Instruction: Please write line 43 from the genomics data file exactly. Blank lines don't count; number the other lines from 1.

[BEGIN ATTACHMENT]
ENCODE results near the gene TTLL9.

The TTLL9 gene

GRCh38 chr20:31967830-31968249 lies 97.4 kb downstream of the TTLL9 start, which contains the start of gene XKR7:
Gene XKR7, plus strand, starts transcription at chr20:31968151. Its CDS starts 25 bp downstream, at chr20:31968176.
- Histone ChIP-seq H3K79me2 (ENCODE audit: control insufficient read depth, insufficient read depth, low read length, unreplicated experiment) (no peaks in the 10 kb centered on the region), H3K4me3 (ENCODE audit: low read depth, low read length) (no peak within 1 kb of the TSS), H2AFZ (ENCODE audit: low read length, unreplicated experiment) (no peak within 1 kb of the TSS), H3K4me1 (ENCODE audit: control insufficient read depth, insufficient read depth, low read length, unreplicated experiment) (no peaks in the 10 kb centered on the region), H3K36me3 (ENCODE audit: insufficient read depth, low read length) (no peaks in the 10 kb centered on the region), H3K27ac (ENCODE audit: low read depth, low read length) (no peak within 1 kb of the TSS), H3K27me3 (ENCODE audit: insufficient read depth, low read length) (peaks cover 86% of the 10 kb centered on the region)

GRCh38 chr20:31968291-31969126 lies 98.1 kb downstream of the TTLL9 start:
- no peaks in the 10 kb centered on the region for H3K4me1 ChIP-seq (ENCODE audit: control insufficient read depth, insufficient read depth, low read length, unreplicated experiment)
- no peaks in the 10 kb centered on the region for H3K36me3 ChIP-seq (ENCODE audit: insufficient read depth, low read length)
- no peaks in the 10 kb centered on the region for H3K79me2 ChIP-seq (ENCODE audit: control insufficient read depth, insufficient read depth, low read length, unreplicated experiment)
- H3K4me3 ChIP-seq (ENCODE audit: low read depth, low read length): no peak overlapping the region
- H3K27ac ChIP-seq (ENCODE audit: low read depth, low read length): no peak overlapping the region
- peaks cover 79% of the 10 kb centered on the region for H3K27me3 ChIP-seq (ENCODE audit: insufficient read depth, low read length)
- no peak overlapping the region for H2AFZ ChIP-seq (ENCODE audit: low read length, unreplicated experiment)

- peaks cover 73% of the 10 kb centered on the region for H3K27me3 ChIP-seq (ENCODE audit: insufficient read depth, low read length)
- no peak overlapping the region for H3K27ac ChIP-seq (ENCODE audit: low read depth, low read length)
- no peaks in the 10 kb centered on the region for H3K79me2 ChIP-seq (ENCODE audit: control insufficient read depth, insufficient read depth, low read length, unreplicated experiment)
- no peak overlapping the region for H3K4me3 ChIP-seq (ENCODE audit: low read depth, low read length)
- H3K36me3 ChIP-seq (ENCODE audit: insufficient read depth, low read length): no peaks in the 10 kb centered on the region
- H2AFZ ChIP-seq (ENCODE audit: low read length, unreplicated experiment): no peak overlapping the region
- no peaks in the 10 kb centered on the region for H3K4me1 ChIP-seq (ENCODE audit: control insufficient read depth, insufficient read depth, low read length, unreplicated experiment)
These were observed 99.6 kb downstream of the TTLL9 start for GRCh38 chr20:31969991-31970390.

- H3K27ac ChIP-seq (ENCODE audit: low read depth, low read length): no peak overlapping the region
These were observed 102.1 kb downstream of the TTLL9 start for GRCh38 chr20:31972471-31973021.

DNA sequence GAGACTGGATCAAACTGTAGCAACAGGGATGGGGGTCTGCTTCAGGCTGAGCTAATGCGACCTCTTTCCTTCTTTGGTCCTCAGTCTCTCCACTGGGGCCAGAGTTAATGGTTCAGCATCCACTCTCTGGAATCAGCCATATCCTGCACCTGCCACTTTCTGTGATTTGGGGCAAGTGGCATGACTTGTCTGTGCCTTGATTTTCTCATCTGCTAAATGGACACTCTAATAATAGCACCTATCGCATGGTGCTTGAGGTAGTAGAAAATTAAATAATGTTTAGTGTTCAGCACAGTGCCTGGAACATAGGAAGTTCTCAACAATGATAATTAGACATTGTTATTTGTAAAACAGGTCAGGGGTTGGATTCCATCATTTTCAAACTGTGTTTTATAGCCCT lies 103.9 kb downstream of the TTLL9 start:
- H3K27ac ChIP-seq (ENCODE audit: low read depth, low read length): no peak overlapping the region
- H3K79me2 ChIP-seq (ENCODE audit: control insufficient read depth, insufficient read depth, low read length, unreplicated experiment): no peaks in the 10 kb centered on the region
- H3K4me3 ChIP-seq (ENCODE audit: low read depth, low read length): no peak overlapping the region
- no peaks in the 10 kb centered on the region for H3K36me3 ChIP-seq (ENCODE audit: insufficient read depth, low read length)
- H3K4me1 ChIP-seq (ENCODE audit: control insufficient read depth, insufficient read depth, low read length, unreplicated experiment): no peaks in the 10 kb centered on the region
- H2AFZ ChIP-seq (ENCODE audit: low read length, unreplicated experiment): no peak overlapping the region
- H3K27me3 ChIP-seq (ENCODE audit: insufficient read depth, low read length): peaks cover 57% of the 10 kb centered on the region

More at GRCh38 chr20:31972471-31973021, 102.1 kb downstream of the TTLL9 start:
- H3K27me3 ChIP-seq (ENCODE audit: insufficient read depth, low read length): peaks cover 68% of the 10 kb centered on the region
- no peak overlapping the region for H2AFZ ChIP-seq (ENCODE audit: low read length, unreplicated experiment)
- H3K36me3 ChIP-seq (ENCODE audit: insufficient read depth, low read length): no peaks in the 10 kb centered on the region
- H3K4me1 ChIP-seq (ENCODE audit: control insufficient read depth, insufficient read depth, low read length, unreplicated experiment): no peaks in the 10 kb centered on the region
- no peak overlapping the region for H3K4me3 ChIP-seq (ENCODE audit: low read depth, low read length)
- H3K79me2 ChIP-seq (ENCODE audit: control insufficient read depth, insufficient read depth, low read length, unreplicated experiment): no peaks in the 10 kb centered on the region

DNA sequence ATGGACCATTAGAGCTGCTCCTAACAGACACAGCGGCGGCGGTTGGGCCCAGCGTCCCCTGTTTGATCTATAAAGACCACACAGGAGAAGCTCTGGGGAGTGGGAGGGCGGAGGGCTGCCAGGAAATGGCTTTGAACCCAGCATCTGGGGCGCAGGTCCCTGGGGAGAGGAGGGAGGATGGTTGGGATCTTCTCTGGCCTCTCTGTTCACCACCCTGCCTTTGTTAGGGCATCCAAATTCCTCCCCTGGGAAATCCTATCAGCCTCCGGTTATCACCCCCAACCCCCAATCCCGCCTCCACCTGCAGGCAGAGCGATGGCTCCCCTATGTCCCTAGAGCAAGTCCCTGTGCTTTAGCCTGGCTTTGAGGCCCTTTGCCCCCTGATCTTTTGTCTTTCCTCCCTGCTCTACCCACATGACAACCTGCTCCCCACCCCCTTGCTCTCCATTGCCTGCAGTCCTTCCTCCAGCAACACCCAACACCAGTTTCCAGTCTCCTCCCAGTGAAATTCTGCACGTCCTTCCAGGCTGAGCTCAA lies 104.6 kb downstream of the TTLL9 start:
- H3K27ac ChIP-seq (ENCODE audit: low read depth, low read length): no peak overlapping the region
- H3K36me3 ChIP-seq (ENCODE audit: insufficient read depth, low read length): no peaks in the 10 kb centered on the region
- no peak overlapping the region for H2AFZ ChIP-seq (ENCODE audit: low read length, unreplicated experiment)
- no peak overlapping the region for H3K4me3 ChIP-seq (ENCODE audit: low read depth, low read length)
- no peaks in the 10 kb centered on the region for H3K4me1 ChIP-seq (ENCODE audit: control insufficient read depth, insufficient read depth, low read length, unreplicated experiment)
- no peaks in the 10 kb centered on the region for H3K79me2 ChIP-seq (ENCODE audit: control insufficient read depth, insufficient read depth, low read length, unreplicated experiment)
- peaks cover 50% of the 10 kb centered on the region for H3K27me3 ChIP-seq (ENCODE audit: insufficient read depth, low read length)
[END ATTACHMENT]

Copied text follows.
- no peak overlapping the region for H3K4me3 ChIP-seq (ENCODE audit: low read depth, low read length)